"It has got to the stage where she gets into tears trying to get her to school. I know it can be hard but at the end of the day I cannot do much for her when she is at school and you rely on the school and the teachers to look after your child. For a 10-year-old it is tough.
"Then I have an eight-year-old daughter who is trying to be brave and I feel sorry that I am putting all my attention on my other daughter."
'Issues seem to be dealt with well'
Violet, 30, said she wanted to "fight the corner" for her daughter's school, which she felt dealt well with bullying problems.
Her daughter, aged 10, attends a rural primary school in north Norfolk .
"Whenever we have even slight issues I have been so lucky with the way that they have handled it," she said.
"They had got good policies, but I don't know whether they have policies that are any different to anyone else.
"They had 'buddy groups', different children in each year group who look after each other.
"Issues seem to be dealt with really well. I had something going on with my younger child, even though they are very young they took it seriously."
What the experts say
Paddy Venner is a life coach who specialises in children's behavioural issues, who provides services to around 20 Norfolk schools. He also runs courses for male bullies to help them address their behaviour.
He said: "In my experience schools have mostly dealt well with it at primary school level. However, some high schools might find the problem overwhelming especially when it spills over to activities outside of school which are beyond the schools influence.
"I believe budget cuts play a role in schools having fewer teaching assistants or specialists like myself to deal with such things. Class teachers do an amazing job and have enough on their plates just with teaching.
"Bullying that is homophobic or racist still exists but I feel isn't growing as tolerance of these things increases, but on the definite rise is cyber-bullying.
"Children speak of receiving threatening messages popping up on screen while playing on gaming consoles, threatening texts and other means of social media threats. Bullies are very brave behind a keyboard and I try to teach them to not say anything they wouldn't say face to face.
"Schools need more whole-school presentations at assemblies about the effects of bullying - what it does to the victim and actually get victims to tell their stories. Parents need to be engaged with more, as very often a bully will be what they are because of how they are raised or because of something that has happened at home."
Karen Lee, a therapist from Swaffham, has recently conducted her own survey into bullying in her area - looking specifically at bullies rather than victims - and said she was shocked by the results.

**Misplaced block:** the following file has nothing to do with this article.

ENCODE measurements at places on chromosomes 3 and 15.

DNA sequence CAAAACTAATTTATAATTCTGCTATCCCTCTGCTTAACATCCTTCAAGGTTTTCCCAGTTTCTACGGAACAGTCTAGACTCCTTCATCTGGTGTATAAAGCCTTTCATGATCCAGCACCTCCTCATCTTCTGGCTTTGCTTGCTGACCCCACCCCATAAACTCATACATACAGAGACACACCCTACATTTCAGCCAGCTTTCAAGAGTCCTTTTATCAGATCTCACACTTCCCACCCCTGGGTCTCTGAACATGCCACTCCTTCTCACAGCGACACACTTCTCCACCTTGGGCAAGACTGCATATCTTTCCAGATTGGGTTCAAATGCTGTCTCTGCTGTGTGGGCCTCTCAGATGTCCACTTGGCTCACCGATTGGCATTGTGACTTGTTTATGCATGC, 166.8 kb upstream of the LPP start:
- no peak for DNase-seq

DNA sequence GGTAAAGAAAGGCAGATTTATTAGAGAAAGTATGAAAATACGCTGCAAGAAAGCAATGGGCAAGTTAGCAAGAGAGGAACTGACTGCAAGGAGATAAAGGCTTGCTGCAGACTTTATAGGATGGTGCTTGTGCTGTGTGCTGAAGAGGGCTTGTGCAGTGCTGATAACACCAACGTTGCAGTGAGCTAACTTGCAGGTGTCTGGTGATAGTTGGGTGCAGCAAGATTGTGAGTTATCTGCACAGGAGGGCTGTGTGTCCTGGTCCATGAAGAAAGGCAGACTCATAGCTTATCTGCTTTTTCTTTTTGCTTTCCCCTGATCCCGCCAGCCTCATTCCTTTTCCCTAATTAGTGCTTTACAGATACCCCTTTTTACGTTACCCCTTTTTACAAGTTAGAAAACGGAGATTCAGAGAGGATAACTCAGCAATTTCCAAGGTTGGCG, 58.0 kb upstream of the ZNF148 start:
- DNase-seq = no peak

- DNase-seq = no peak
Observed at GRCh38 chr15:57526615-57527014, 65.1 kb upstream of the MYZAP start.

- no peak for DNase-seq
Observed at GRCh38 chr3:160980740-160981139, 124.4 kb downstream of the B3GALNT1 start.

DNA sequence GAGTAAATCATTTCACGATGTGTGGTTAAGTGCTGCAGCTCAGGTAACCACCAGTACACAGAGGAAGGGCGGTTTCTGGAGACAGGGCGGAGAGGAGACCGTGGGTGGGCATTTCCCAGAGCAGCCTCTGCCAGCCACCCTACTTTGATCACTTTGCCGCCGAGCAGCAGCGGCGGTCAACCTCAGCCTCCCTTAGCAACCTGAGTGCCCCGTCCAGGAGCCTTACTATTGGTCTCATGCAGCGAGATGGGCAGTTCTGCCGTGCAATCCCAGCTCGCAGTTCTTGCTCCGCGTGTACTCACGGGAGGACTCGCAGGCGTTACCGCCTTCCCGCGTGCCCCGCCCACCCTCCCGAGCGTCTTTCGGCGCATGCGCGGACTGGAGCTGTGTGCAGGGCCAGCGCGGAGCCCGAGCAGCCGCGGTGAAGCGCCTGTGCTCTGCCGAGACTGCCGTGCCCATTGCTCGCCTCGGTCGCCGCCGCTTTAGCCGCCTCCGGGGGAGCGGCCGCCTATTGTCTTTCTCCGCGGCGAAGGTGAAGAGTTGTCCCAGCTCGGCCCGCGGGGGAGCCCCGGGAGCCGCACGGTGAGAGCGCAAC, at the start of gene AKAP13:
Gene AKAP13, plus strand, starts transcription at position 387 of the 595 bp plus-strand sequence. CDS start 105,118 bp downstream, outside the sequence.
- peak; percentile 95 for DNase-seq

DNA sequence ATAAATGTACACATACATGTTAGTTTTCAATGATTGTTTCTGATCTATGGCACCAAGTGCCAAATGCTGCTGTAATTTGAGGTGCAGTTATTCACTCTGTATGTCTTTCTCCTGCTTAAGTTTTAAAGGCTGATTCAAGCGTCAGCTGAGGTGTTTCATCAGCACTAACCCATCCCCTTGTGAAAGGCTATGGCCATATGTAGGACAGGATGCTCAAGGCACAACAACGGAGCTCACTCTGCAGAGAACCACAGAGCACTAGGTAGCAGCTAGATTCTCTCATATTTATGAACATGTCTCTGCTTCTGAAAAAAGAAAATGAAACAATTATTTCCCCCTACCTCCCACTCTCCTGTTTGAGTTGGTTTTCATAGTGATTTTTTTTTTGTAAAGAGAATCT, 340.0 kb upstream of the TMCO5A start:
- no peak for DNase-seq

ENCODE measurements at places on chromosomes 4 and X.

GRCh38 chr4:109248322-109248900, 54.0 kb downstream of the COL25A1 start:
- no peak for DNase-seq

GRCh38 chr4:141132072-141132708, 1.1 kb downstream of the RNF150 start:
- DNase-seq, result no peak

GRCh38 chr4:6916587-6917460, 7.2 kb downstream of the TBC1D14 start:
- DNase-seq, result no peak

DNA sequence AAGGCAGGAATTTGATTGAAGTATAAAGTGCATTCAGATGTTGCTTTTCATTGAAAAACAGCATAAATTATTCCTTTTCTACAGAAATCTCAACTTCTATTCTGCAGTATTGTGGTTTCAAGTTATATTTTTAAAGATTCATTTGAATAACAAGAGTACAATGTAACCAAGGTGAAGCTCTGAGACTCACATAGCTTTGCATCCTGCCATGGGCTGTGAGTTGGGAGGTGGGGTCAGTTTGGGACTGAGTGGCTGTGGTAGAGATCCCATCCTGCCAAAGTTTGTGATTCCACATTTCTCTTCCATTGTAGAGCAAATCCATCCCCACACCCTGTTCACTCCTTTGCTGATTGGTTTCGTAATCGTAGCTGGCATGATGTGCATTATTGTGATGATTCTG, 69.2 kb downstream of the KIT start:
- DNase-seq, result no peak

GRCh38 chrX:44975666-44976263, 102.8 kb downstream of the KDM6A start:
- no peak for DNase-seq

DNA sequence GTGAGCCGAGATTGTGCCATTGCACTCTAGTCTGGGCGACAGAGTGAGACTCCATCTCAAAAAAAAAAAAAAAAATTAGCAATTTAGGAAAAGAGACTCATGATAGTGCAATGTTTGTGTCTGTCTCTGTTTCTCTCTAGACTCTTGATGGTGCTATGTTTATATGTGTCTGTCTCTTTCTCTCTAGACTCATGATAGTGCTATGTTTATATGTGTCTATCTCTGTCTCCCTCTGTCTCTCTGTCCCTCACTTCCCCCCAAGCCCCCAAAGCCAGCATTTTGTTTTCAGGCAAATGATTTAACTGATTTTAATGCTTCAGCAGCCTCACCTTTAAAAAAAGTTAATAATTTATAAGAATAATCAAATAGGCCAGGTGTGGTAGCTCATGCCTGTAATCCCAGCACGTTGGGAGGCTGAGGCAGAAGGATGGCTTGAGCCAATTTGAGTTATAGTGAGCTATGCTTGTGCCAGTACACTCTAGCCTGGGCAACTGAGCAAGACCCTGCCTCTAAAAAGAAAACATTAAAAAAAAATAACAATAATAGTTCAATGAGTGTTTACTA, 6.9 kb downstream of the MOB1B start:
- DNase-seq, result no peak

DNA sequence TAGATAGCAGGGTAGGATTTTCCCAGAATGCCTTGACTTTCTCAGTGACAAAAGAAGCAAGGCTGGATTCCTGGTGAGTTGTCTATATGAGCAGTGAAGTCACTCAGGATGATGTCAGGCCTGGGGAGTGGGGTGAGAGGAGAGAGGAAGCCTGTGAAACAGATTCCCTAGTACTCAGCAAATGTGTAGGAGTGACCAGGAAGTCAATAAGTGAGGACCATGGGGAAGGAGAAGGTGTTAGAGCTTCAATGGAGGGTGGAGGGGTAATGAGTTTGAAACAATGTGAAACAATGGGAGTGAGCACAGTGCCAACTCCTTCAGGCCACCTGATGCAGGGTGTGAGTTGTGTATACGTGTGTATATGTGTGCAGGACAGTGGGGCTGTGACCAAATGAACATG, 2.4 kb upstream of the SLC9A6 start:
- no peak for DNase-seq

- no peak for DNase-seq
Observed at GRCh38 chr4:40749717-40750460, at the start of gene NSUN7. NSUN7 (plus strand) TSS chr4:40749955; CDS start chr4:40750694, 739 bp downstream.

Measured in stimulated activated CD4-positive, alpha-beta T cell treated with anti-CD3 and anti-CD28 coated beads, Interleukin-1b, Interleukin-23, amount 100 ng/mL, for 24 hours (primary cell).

Of the people who had bullied others who responded, 85pc said they would have accepted therapy to help the issues which caused them to bully.
"Bullying someone gives them the power that they perhaps lacked at home. What they don't realise is they are putting someone in the same position as they were in at home," she said.
Ms Lee, 40, has developed a talk aimed at children who bully to be delivered in schools, but said those she approached about it told her they "do not have a bullying problem" and turned down her service. She said: "Some schools are employing people to do things like relaxation therapy, they are catching on to it. Children need time away from the stresses and strains of social media and things like that. It is so important because children are killing themselves - that is my raw motivation."
What the schools say
Scott Lyons, National Education Union (NEU) Norfolk district secretary, encouraged parents to engage with schools in instances of bullying.
"If parents or children report bullying and they work closely with the school through school processes, most outcomes will be happy for both sides," he said.
"There will always be a few parents who feel aggrieved and there are processes they can follow to mitigate that.
"The difficulty is, the vast majority of issues in school are sorted out so children can get on with what they want to be doing - enjoying school and learning, but there are some high profile cases where parents take to social media rather than keeping it within the confidentiality of school processes.
"That is a big concern for us as things get amplified and blown out of proportion very quickly.
Mr Lyons said growing awareness of mental health problems among children had changed the landscape around bullying.
"Schools take it very seriously," he said. "But parents have got to be transparent and engage with the school and their processes from the start."
Nick O'Brien works at Neatherd High School in Dereham. He is a special educational needs coordinator (Senco), mental health champion and lead on safeguarding and equalities.
He said the best approach for schools to curb bullying was two-pronged: building an ethos which discourages it and good record keeping and escalating if issues are ongoing.
He advised schools to "create a climate where students feel they can report issues and will be believed and listened to" and ensure there were front-line pastoral staff for students to build relationships with - although he conceded funding problems had forced some schools to cut back these types of jobs.
"Generally with bullying, unless it was something very severe, we would look to do something restorative first - get the parties together, talk through why it was hurtful and draw red lines, then use sanctions if it continues. "Generally if the first bit is done right, you don't need the second bit," he said.
Mr O'Brien added that schools should provide easy ways to report incidents, for example via the internet or slips in form classes, and could mark occasions such as anti-bullying week, LGBT history month or black history month to encourage acceptance.
"Turn these into big student-led events rather than one-off tick-box activities," he said.